03.21.2017 Break in Raised Tread on Curiosity Wheel
02.27.2017 Swirling Dust in Gale Crater, Mars, Sol 1613
02.27.2017 Dust Devil Passes Near Martian Sand Dune
02.27.2017 Sand Moving Under Curiosity, One Day to Next
12.13.2016 Now and Long Ago at Gale Crater, Mars
12.13.2016 Where's Boron? Mars Rover Detects It
10.03.2016 Curiosity Self-Portrait at 'Murray Buttes'
10.03.2016 Butte 'M9a' in 'Murray Buttes' on Mars
09.19.2016 Ribbon Cutting
09.09.2016 Farewell to Murray Buttes (Image 5)
09.09.2016 Farewell to Murray Buttes (Image 4)
09.09.2016 Farewell to Murray Buttes (Image 3)
09.09.2016 Farewell to Murray Buttes (Image 2)
09.09.2016 Farewell to Murray Buttes (Image 1)
08.26.2016 Out-of-this-World Records
03.30.2016 Erisa Hines
03.30.2016 Buzz Aldrin
02.12.2016 Women in Science
02.09.2016 Adam Steltzner, a JPL engineer
01.27.2016 Night Close-up of Martian Sand Grains
01.27.2016 Curiosity Self-Portrait at Martian Sand Dune
12.17.2015 Alteration Effects at Gale and Gusev Craters
12.17.2015 Full-Circle View Near 'Marias Pass' on Mars
12.11.2015 Surface Close-up of a Martian Sand Dune
12.11.2015 Martian Sand Disturbed by Rover Wheel
Revised Landing Target for Mars Rover CuriosityThis image shows changes in the target landing area for Curiosity, the rover of NASA's Mars Science Laboratory project. The larger ellipse was the target area prior to early June 2012, when the project revised it to the smaller ellipse centered nearer to the foot of Mount Sharp, inside Gale Crater.
This oblique view of Mount Sharp is derived from a combination of elevation and imaging data from three Mars orbiters. The view is looking toward the southeast.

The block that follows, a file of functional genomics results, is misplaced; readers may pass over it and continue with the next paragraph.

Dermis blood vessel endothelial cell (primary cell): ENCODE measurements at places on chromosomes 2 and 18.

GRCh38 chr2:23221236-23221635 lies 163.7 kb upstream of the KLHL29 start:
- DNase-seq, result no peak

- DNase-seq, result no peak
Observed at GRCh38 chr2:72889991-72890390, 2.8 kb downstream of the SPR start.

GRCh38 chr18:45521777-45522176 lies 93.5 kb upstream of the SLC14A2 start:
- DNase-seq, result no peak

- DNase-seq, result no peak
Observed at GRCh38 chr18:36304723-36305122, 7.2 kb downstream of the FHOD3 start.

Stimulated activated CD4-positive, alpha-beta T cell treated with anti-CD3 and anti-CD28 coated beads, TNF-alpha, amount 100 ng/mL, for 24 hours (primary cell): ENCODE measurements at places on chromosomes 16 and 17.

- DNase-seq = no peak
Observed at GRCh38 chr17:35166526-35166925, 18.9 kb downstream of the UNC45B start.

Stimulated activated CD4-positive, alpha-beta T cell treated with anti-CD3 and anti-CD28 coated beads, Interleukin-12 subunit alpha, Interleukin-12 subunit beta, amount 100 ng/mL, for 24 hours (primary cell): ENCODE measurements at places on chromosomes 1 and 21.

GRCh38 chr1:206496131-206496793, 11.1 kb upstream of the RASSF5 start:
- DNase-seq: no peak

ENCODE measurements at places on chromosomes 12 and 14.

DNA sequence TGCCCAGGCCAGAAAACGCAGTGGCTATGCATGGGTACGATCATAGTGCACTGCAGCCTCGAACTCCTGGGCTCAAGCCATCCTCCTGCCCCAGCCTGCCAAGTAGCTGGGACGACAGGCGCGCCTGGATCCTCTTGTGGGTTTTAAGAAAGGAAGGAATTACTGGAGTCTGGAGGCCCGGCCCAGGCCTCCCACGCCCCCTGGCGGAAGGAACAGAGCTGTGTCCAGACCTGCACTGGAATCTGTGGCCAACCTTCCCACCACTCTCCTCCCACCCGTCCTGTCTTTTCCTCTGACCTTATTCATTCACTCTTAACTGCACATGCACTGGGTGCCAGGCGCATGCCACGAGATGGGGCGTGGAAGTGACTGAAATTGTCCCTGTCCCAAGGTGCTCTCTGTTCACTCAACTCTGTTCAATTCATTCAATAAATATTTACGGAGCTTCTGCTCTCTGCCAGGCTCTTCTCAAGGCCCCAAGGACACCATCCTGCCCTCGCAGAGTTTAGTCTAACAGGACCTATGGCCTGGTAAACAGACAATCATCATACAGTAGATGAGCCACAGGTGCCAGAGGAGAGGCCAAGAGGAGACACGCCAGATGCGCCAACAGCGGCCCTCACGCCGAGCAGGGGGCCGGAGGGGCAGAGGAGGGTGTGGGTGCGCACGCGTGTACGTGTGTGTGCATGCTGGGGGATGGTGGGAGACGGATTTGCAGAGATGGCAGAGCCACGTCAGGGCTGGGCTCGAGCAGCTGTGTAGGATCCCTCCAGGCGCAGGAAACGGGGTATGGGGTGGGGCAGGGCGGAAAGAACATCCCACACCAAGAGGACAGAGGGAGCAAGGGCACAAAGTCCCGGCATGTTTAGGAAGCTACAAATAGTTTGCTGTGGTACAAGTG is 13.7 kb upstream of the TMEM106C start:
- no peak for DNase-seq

The larger ellipse, 12.4 miles (20 kilometers) by 15.5 miles (25 kilometers) was already smaller than the landing target area for any previous Mars mission, due to this mission's techniques for improved landing precision. Continuing analysis after the Nov. 26, 2011, launch resulted in confidence in landing within an even smaller area, about 12 miles by 4 miles (20 by 7 kilometers). Using the smaller ellipse, the Mars Science Laboratory Project also moved the center of the target closer to the mountain, which holds geological layers that are the prime destination for the rover. Landing will be the evening of Aug. 5, 2012, Pacific Daylight Time (early Aug. 6 Universal Time and Eastern Time).
Fig. 1 shows only the revised, smaller ellipse. Fig.2 shows the same view as an anaglyph for three-dimensional effect when viewed through red-blue glasses with the red lens on the left. Fig. 3 shows the new ellipse with one potential driving route to destinations on Mount Sharp. PIA15293 (http://photojournal.jpl.nasa.gov/catalog/PIA15293) offers an unnanotated version of this view an a version with only the earlier, larger ellipse.
The image combines elevation data from the High Resolution Stereo Camera on the European Space Agency's Mars Express orbiter, image data from the Context Camera on NASA's Mars Reconnaissance Orbiter, and color information from Viking Orbiter imagery. There is no vertical exaggeration in the image.
NASA's Jet Propulsion Laboratory, a division of the California Institute of Technology, Pasadena, manages the Mars Science Laboratory mission for the NASA Science Mission Directorate, Washington.
Image Credit: NASA/JPL-Caltech/ESA/DLR/FU Berlin/MSSS